- A. hired the first and second applicants to perform the operation. The first applicant had never participated in drug-related operations, and the second applicant, who had recently been convicted of drug trafficking, was not associated with N. A. in this capacity when the police officers were preparing the operation.
The police officers could have foreseen that N. A. would contact other persons, specifically those who would connect him with drug suppliers, in order to participate in a criminal scheme together. The first and second applicants decided to take part in the import of drugs together with N. A. precisely because of the presence of a safe import channel created by the police and described by N. A.
The first applicant was convicted of directly aiding and abetting N. A. in the commission of a drug-related crime. Therefore, his actions should be considered as conditioned by the fact that the German police have created a safe channel for importing drugs into the country.
Neither N. A. nor the first applicant would have committed the crime without the appropriate measures taken by the German police officers. Thus, they became victims of provocation - in the autonomous sense of this concept, as it is defined in the case - law of the European Court of Justice under article 6, paragraph 1, of the Convention-by police officers in order to force these persons to commit a drug-related crime for which they were subsequently convicted.
The second applicant was convicted of having agreed to take the drugs in the apartment after they were brought into the country through the port with the help of a port dock worker and left in the apartment, and then to transport the drugs to Berlin. Unlike the situation with the import of drugs through the port, the German police officers did not influence and were not involved in any other way in the subsequent transportation of drugs from the apartment. Although the second applicant was found guilty of illegal possession of drugs transferred to him by N. A., and of aiding and abetting N. A. in the transportation of drugs, his participation and his actions, therefore, could not be considered as determined by the plans of the police officers, who did not exert any pressure on the second applicant. Thus, the subsequent use in the criminal case against the second applicant of evidence obtained using undercover measures did not raise the issue of a violation of article 6, paragraph 1, of the Convention in this context.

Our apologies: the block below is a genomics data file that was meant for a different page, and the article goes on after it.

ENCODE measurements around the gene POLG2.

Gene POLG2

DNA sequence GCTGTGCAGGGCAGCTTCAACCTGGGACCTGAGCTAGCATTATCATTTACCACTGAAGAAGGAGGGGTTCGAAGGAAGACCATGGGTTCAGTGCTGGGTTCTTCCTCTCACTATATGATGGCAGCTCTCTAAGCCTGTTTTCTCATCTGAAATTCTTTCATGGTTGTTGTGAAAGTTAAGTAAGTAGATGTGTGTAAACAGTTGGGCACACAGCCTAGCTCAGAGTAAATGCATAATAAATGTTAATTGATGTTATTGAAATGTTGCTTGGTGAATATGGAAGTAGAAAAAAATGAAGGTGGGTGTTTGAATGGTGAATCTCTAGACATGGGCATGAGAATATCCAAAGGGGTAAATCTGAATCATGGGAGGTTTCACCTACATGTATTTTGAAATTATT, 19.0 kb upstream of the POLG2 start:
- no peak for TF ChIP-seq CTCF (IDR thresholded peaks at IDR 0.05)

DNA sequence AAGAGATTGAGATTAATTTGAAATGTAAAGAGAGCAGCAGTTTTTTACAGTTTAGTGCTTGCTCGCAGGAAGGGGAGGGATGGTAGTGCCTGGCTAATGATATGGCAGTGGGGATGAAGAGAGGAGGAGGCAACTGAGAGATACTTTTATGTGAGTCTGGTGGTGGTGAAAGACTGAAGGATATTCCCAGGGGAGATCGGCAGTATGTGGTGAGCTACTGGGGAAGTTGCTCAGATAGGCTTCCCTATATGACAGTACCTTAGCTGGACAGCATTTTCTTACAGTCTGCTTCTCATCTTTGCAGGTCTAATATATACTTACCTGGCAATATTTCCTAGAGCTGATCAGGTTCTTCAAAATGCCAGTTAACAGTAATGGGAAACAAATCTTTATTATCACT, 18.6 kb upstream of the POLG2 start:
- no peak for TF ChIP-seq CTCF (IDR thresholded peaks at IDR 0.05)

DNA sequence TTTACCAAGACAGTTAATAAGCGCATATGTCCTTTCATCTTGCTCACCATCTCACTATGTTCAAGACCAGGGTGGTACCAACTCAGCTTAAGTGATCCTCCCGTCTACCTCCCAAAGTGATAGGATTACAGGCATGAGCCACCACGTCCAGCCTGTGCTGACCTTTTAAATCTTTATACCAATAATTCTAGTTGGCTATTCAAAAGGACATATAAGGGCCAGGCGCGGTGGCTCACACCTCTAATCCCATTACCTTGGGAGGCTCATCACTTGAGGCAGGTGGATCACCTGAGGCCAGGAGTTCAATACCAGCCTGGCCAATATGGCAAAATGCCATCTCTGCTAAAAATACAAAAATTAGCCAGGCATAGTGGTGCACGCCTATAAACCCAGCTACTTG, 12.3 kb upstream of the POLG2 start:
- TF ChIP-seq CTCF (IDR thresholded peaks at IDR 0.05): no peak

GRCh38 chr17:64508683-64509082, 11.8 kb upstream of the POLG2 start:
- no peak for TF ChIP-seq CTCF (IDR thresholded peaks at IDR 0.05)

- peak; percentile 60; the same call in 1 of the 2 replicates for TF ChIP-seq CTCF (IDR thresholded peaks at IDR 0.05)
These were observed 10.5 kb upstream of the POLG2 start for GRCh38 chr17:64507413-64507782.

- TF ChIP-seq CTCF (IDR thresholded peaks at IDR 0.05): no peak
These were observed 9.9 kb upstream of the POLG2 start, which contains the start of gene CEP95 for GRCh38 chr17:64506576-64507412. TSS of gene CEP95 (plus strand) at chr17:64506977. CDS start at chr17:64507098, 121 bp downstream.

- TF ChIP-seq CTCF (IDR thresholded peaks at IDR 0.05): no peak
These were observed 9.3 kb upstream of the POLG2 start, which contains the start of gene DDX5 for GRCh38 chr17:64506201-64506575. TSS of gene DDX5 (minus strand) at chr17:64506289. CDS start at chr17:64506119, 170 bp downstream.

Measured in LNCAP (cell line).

(b) Procedural verification of the fact of provocation. As for N. A. and the first applicant, the Berlin Land Court did not stop the proceedings in their criminal cases and did not exclude any evidence related to the police provocation. He only significantly reduced the penalties imposed by him.
In the above-mentioned Decision in the case "Furcht v. Germany" (Furcht v. Germany), the European Court decided that all evidence obtained as a result of police provocation should be excluded from the case materials or it is necessary to apply a procedure similar in its consequences.
The Berlin Land Court used evidence directly obtained as a result of a police provocation, namely the testimony of an undercover agent, the testimony of police officers who controlled the informant, as well as the protocol of the informant's testimony. Although the German authorities claimed that the specified evidence was used mainly to convict N. A. and the first applicant only in the part in which the evidence did not contradict the confessions of the defendants, apparently, the defendants had no other way out to expose the fact of provocation, except to confess to committing a crime.
Since there was a close connection between the confession of a crime and the provocation that led to the commission of the crime, the Berlin Land Court had to exclude from the case materials not only the testimony of the undercover agent and the police officers who controlled the informant, as well as the protocol of the informant's testimony, but also the confessions of N. A. and the first applicant, or the court had to apply a procedure with similar consequences. At the level of the second instance court, the error of the lower court to draw appropriate conclusions from the police provocation was repeated by the Federal Supreme Court (Justice) of Germany. Although both of the courts mentioned in the present case rendered their decisions before the European Court of Justice adopted the above-mentioned Decision in the case "Furcht v. Germany" (Furcht v. Germany), the decision of the Federal Constitutional Court of Germany was issued only a few months later. The Federal Constitutional Court of Germany has extensively cited the case-law of the European Court of Justice, including the above-mentioned Decision in the case "Furcht v. Germany" (Furcht v. Germany), and tried to draw lessons from these materials for the lower courts of Germany for future use. However, recognizing that the evidence against the first applicant obtained as a result of provocation was not completely excluded from the case file, the German Federal Constitutional Court tried to distinguish the case of N. A. and the first applicant from the above-mentioned decision in the case of "Fort against Germany" (v Furcht. Germany), for which the European Court has not seen any reason.
- A. and the first applicant could continue to claim that they are victims of a violation of paragraph 1 of article 6 of the Convention, since the German courts did not draw the necessary conclusions from the fact of the recognition of the presence of provocation to commit a crime.
In the case, there was a violation of the requirements of paragraph 1 of article 6 of the Convention in respect of the applicant and the first applicant, in the case there was no violation of the requirements of paragraph 1 of article 6 of the Convention in respect of the second applicant (adopted unanimously).
In the application of article 41 of the Convention. The European Court awarded the first applicant 18,000 euros in compensation for non-pecuniary damage.